22 July 2013
At the official opening of an exhibition of works by Iranian visual artist Bahram Alivandi at the European Parliament on 9 July 2013, Ryszard Czarnecki said: ‘I am honoured to be playing host here in Parliament to an exhibition showing a side to the Iranian resistance movement hitherto unseen in Europe'.
At the official opening of an exhibition of works by Iranian visual artist Bahram Alivandi at the European Parliament on 9 July 2013, Ryszard Czarnecki said: ‘I am honoured to be playing host here in Parliament to an exhibition showing a side to the Iranian resistance movement hitherto unseen in Europe. Bahram Alivandi is a hero who produced more than 3000 works during his lifetime and who will go down in the history of Iran. This is one of the most important exhibitions in the European Parliament in recent years’.
The exhibition was organised by Ryszard Czarnecki from the European Conservatives and Reformists Group and Hanif Asyabani from the National Council of Resistance of Iran.
Special guests included Bahram Alivandi’s widow, Nahid Hematabadi, representatives of the National Council of Resistance of Iran, Alejo Vidal-Cuadras (PPE), EP Vice-President, Oldřich Vlasák (PPE), EP Vice-President, and EP Members Struan Stevenson (ECR), Tunne Kelam (PPE), Steven Hughes (S&D) and Romana Jordan (PPE).
Bahram Alivandi was one of Iran’s leading modern artists. Following the 1979 revolution, in response to the artistic censorship and brutality of Ayatollah Khomeini’s regime and following a short period of imprisonment, he left Iran and settled in Vienna in 1983. In exile, he threw himself into his art, producing more than 3000 works. His paintings focus on the eternal struggle between darkness and light – a reflection of his own commitment to the struggle against injustice and oppression in Iran. In 1994 he joined the National Council of Resistance of Iran, of which he remained a member until his death on 12 May 2012.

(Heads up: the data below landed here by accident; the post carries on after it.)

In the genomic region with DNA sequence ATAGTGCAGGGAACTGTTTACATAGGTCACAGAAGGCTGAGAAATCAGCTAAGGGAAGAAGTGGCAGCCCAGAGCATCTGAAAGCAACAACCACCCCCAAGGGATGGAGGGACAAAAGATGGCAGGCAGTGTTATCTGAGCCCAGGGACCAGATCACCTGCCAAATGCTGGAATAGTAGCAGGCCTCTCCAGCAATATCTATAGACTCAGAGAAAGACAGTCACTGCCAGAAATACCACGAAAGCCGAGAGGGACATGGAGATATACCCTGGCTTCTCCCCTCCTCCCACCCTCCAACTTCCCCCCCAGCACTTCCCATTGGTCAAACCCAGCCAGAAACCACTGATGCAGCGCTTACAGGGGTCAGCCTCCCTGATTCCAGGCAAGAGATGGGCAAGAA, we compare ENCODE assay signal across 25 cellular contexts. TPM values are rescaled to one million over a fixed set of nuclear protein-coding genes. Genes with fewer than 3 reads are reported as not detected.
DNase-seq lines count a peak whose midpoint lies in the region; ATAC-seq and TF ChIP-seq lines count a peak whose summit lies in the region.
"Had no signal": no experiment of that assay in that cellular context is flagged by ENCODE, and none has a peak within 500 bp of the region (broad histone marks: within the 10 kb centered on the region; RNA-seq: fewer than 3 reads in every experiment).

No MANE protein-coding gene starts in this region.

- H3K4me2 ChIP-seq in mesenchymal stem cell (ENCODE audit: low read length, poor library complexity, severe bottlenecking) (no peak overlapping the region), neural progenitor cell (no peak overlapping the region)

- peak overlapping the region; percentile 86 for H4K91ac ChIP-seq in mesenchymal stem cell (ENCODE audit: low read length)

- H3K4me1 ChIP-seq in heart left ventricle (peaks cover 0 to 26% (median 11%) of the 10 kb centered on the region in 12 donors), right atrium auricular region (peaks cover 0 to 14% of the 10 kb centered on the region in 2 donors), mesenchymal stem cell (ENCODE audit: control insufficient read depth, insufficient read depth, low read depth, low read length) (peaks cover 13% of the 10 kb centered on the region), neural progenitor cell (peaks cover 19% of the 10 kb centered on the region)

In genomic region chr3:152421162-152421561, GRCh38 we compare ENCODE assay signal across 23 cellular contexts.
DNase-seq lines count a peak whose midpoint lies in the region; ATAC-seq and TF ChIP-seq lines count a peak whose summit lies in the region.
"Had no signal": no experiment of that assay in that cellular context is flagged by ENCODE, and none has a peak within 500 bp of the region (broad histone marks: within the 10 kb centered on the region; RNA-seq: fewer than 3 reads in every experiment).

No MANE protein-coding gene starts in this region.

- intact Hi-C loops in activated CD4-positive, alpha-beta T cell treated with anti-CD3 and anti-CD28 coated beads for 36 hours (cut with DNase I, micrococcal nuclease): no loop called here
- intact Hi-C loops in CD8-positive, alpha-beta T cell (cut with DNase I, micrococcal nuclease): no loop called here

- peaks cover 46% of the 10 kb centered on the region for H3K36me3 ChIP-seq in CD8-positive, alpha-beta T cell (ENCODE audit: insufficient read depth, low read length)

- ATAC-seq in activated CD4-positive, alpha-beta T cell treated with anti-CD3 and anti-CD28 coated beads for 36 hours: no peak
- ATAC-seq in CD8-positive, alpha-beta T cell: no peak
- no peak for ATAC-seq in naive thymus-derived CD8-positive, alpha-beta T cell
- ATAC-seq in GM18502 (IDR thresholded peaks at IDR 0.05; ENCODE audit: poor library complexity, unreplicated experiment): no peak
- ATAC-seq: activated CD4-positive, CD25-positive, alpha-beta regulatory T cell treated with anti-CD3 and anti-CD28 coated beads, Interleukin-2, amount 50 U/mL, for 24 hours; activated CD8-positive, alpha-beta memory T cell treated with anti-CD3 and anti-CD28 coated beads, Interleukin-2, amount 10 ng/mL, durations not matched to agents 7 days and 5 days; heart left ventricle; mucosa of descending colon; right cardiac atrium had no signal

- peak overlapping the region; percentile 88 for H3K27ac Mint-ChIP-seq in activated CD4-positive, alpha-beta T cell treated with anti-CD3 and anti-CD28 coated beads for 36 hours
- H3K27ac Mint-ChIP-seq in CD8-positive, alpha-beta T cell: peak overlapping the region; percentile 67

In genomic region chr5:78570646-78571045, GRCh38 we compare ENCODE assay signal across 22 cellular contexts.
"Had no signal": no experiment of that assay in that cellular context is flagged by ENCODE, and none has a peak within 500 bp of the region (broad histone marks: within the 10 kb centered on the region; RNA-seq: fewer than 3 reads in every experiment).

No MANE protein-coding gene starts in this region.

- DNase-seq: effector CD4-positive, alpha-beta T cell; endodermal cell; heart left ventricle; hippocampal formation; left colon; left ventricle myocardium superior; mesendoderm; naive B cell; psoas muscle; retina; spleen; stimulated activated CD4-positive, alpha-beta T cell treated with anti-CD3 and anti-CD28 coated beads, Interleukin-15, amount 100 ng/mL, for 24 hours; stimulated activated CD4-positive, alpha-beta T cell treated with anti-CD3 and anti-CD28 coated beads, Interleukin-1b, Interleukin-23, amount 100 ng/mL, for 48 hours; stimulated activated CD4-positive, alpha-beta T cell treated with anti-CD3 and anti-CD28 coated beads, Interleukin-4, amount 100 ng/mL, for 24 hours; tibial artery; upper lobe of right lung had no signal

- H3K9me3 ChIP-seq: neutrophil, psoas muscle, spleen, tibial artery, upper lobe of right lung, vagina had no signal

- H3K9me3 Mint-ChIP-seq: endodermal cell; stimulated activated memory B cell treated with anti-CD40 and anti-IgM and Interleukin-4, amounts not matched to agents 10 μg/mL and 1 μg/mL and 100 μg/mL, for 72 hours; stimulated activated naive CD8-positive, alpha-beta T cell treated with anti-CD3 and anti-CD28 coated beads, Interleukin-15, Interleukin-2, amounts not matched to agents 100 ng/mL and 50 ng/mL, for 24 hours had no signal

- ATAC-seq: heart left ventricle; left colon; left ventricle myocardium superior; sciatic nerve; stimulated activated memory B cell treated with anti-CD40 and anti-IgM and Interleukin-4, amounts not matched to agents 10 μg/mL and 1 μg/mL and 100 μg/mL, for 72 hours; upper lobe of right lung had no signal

During the opening ceremony, Alejo Vidal-Cuadras said: ‘Bahram Alivandi was not only a brilliant artist but also a man with the courage to say no to oppression. Experience has shown that appeasement of dictatorships is condemned to failure. The works we have before us today stand as a tribute to Bahram Alivandi’s vision of a democratic Iran’.
Oldřich Vlasák said: ‘Alivandi was forced into exile, but he never lost faith in the idea of returning to a free Iran. Let us pay tribute to his vision for his country and do everything we can to bring about a free and democratic Iran’.
‘Bahram Alivandi was a great modernist painter who was fascinated by Persian mythology and the struggle between darkness and light. He was also a great patriot. We all live for the day when his works of art will be restored to their rightful place in a free and democratic Iran’, said Struan Stevenson.
Tunne Kelam said: ‘Bahram Alivandi remained true to his beliefs until the day he died. His lives on in his works, and his spirit is very much with us here this evening’.
‘He was a remarkable artist, and also a resolute, uncompromising man who rejected dictatorship and tyranny. Despite being thrown in prison, he never lost hope in a return to freedom and democracy in Iran’, said Stephen Hughes.
The National Council of Resistance of Iran, a broad coalition of Iranian organisations, groups and individuals brought together by their democratic ideals, was formed in Tehran in 1981. The NCRI is an open, pluralistic organisation which acts as an Iranian parliament in exile and has more than 500 members, including representatives of ethnic and religious minorities such as the Kurds, Baluchis, Armenians, Jews and Zoroastrians, covering a broad spectrum of political tendencies in Iran. Its aim is to set up a secular and democratic republic of Iran, based on the principle of separation between state and religion. Half of the NCRI’s members are women.
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